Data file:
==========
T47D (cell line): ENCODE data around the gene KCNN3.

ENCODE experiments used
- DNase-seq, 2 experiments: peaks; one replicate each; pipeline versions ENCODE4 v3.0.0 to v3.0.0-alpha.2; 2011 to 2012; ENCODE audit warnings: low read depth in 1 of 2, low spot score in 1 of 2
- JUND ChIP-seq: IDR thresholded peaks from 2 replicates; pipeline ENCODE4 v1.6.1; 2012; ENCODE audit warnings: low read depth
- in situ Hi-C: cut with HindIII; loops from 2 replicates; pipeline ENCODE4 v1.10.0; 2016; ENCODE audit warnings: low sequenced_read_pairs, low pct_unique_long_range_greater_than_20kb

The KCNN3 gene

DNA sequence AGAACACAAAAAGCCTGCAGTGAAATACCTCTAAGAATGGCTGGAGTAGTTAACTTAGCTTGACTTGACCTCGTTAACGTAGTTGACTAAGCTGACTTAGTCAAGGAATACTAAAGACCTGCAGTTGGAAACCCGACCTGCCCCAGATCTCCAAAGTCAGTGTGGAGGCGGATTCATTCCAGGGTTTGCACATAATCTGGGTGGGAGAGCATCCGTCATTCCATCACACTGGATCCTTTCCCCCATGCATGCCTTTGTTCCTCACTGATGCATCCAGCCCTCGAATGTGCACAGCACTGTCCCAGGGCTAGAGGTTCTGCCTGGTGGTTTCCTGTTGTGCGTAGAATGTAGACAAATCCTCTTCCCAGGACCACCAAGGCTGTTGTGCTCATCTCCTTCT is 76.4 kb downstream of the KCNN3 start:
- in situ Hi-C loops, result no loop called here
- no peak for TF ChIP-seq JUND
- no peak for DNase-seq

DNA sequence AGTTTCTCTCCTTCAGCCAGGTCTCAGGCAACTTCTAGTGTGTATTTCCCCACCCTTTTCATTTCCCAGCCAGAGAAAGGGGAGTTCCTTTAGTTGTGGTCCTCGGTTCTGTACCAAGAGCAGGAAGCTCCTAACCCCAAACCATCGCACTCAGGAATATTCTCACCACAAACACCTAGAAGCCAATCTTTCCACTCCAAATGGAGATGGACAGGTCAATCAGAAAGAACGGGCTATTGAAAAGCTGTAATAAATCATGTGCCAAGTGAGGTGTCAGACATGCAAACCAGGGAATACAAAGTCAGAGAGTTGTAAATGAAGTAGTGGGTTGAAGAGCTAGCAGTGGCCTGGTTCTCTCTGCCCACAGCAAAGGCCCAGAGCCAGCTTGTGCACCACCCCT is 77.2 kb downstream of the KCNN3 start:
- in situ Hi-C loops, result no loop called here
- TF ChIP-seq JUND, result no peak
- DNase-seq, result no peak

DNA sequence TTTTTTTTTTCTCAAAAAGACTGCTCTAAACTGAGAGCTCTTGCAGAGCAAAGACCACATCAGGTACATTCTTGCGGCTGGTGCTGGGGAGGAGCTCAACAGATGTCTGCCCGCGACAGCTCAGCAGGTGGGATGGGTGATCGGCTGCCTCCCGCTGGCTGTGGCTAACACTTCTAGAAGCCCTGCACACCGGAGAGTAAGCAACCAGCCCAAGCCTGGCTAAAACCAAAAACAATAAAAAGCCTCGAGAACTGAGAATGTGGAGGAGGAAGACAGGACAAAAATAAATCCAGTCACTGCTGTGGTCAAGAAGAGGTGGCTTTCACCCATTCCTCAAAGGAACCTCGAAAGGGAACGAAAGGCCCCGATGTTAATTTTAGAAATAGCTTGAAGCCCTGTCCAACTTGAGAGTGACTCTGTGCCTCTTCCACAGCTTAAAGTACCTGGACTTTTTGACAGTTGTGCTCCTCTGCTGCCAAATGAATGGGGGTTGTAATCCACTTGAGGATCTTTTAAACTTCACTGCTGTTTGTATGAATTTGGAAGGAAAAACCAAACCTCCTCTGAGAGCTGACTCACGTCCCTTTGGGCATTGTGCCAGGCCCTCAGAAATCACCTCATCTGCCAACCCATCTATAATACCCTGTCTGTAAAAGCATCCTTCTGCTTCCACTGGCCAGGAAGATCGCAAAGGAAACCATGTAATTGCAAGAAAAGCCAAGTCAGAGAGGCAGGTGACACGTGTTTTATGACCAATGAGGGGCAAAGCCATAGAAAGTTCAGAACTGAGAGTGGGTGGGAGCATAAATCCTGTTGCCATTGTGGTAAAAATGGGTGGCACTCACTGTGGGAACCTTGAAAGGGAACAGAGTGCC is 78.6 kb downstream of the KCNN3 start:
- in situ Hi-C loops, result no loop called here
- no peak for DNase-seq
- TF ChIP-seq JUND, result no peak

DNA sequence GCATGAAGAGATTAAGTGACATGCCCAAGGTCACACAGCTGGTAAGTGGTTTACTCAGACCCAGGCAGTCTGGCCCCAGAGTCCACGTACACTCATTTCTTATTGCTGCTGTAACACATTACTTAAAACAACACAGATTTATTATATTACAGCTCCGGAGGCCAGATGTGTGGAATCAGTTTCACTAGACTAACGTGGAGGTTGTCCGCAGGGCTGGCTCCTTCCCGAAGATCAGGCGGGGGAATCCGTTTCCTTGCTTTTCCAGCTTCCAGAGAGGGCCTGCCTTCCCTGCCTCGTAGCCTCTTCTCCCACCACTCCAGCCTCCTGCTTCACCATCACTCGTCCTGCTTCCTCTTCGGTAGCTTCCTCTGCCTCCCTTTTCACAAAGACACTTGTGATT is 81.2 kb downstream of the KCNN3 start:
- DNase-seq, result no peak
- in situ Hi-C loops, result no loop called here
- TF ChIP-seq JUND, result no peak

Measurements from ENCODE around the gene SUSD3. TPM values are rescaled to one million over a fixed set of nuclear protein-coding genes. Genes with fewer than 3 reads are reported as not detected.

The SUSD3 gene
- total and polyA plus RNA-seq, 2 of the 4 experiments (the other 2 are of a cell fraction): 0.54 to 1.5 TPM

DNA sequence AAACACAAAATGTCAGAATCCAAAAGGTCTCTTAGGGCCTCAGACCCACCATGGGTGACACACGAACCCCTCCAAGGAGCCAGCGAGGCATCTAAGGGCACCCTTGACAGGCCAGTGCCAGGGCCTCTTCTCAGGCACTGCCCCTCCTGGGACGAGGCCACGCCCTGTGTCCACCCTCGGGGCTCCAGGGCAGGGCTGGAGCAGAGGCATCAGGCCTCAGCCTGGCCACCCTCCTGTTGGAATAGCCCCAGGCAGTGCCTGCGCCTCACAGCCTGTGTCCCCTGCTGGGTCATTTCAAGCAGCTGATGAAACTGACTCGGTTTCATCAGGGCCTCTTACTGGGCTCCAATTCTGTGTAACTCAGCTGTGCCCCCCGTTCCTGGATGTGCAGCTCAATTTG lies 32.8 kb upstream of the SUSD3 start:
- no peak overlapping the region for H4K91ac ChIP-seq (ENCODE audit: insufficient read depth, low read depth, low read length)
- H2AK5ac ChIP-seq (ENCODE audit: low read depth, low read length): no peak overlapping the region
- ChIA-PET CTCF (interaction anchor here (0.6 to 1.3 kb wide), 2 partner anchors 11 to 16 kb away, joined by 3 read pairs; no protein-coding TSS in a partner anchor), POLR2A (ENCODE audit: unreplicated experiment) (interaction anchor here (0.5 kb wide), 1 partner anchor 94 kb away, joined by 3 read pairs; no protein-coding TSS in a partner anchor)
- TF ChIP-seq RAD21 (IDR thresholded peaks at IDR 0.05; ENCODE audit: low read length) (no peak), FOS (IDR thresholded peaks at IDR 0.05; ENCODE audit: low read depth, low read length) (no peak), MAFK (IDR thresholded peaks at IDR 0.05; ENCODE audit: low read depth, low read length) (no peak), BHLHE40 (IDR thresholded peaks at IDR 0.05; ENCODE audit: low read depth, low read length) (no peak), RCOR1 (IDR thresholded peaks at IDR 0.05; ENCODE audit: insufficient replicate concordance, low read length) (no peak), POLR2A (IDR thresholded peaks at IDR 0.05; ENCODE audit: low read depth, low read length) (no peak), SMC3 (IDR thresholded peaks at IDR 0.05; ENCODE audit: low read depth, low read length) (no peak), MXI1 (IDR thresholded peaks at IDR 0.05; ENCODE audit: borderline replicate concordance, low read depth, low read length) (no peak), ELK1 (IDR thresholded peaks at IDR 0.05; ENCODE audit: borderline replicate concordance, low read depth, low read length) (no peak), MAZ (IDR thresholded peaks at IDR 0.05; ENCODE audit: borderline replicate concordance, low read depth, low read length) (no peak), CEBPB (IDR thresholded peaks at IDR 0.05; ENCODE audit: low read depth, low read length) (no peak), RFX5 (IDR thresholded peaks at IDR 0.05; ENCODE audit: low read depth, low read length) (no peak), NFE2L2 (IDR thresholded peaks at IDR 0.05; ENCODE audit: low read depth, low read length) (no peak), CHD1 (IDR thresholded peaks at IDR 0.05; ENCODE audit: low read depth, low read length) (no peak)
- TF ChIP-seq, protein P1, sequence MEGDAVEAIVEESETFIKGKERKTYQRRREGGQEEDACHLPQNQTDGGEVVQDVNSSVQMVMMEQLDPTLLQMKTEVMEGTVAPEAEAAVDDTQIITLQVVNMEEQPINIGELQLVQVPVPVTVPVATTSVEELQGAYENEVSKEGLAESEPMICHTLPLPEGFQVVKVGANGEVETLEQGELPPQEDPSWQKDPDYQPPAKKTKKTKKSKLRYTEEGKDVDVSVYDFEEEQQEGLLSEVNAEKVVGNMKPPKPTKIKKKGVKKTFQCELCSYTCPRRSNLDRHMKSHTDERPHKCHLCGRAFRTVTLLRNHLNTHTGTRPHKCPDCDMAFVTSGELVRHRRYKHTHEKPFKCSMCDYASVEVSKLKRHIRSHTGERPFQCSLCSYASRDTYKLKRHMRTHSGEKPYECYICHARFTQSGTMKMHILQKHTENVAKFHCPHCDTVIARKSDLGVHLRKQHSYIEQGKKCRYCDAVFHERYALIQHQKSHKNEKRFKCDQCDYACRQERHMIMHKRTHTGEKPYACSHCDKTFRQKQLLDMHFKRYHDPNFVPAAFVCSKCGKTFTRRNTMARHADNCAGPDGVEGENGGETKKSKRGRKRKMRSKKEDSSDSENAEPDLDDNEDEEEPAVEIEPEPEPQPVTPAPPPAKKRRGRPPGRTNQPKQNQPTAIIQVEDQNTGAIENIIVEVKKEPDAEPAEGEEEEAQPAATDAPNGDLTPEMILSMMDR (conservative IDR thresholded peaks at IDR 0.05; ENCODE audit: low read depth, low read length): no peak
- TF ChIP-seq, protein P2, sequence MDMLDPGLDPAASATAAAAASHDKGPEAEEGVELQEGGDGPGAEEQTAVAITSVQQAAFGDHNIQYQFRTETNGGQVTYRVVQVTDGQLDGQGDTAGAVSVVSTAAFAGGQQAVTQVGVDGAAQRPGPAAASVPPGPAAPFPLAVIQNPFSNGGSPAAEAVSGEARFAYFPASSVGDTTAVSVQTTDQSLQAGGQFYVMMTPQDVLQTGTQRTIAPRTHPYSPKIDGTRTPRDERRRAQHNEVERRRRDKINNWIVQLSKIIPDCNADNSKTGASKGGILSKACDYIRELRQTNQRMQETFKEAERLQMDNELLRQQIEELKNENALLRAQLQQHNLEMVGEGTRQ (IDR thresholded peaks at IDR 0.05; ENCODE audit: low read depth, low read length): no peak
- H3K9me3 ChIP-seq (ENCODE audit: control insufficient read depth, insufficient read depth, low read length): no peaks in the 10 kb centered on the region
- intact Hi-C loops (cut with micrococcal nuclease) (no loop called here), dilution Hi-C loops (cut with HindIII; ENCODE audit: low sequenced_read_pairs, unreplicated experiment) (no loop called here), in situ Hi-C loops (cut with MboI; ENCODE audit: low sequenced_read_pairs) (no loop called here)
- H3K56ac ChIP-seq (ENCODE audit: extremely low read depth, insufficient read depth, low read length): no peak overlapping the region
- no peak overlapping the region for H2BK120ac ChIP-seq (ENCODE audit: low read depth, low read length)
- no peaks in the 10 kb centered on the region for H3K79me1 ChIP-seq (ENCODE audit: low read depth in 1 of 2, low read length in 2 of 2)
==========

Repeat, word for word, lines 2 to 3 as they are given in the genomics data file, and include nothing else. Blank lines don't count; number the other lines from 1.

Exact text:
ENCODE experiments used
- DNase-seq, 2 experiments: peaks; one replicate each; pipeline versions ENCODE4 v3.0.0 to v3.0.0-alpha.2; 2011 to 2012; ENCODE audit warnings: low read depth in 1 of 2, low spot score in 1 of 2